Maritime Commons attended the 2016 Offshore Technology Conference (OTC) to provide you with a wrap-up of what was covered by the U.S. Coast Guard and the Bureau of Safety and Environmental Enforcement (BSEE).
The assistant commandant for U.S. Coast Guard prevention policy, Rear Adm. Paul Thomas, and BSEE director, Brian Salerno, shared the stage on a speaking panel titled, ‘Perspectives Regarding Safety and Safety Management from Senior Regulatory Leadership.’
The panel was moderated by Charlie Williams, executive director for the Center for Offshore Safety (COS) – an industry sponsored organization focused exclusively on offshore safety on the U.S. Outer Continental Shelf.
For those of you who were unable to attend, Maritime Commons is providing a condensed version of Thomas and Salerno’s remarks in a four-part series. These remarks are not ‘as delivered’ but provide a condensed version of the panel highlights in the ‘panel-conversational’ style. The below questions and answers address other challenges to include cyber, well intervention and future focus areas.
Question: Can you talk about well intervention regulation?
It’s not all that different from other operations that are currently happening. We have memorandums of understanding that parse out our agency responsibilities and in what areas we have joint responsibility. These same rules apply to well intervention. That’s why it’s so critical that we talk about this at the National Offshore Safety Advisory Committee. We’ll be working directly with Director Salerno on that and BSEE will add a great deal of value.
From my perspective, there’s still some work to be done in this area. Well intervention does fall under BSEE regulations; however, when these activities are performed from a vessel, the proper regulatory activities must be organized and coordinated. That’s important to both of us. Analyzing the gaps and mapping out a coordinated and consistent way forward is key for both of our agencies.
Question: Do you think scenario-based training is valuable in areas such as cyber, as well?
Scenario-based training is an important framework for this process. With regard to cyber, the scenarios aren’t that different from the physical scenarios we face. We just have to think about it in the same ways. As an example, we have procedures in place to build up, tear down and restart pumps, but not necessarily those same procedures for the software that runs the pump; it’s not a huge leap to determine what could go wrong.
Question: Are there going to be more efforts to categorize wells by their potential impacts (based on the size) if a spill were to occur? Are regulatory agencies scaling their response planning to the different sizes, specifically?
Answer provided by the Coast Guard’s Office of Marine and Environmental Response:
The Coast Guard works with the Dept. of the Interior to ensure vessels and facilities are properly regulated and implement sufficient response requirements in accordance with their planned operations. Often times, the operations include both Coast Guard and BSEE/BOEM requirements (vessel/ facility inspection requirements, oil spill response planning, and source control to name a few). Therefore, the Coast Guard and BSEE coordinate together to carefully review response plans to ensure operators and response organizations can sufficiently mitigate any impacts to the environment as a result from offshore operations.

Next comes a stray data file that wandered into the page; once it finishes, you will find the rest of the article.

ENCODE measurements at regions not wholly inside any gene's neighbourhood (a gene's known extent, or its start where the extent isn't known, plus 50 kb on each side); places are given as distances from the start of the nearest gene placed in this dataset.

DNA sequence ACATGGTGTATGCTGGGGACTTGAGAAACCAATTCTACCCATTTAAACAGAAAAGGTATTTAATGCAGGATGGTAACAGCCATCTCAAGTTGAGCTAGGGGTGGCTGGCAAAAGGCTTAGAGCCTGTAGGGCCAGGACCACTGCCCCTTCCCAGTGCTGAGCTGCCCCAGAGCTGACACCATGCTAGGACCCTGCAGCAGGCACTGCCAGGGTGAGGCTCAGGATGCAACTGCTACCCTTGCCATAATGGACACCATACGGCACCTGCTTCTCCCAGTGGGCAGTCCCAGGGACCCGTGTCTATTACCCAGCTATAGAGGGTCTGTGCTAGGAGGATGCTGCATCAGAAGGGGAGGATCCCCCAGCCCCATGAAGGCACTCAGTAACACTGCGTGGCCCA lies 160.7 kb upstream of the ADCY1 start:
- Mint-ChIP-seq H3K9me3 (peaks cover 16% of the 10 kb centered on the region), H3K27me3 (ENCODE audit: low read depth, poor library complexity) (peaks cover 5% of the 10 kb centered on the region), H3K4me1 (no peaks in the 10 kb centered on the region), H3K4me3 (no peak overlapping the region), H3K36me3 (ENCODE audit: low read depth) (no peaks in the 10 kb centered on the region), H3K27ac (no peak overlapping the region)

Question: What are the most important things to you and your agencies?
The collection and sharing of safety related data is the piece that is of most interest to us right now. The real issue is in coming up with the right data sharing protocols so that everyone feels comfortable participating and sharing information for the benefit of the industry as a whole. Still a lot of work to do here but I think we’re on the right path. I encourage continued involvement by industry.
My real focus and area of concern is how we come out of this downturn of operations. We have literally hundreds of service vessels laid up right now and the last thing that we want to be is the speed bump to recovery. I think we’ll need your help to identify when the uptake happens and help us prioritize to get you back to work as soon as possible. We’re going to work that issue through our partnerships, groups like COS, and all stakeholders, to suggest ways that we can manage this.
I’d just like to encourage the discussion to continue. If you have a question, send it our way. You can tweet, comment on our blog, or any other method. We are trying to be as transparent as possible in this entire process. If you send us a question, we will provide you with an answer.
Salerno and Thomas want to continue this discussion on Maritime Commons. If you want to follow up with any thoughts or questions, post them here or to Twitter using the hashtag #BSEEUSCG.
In addition to this post, be sure to read the entire series from the 2016 Offshore Technology Conference.
This blog is not a replacement or substitute for the formal posting of regulations and updates or existing processes for receiving formal feedback of the same. Links provided on this blog will direct the reader to official source documents, such as the Federal Register, Homeport and the Code of Federal Regulations. These documents remain the official source for regulatory information published by the Coast Guard.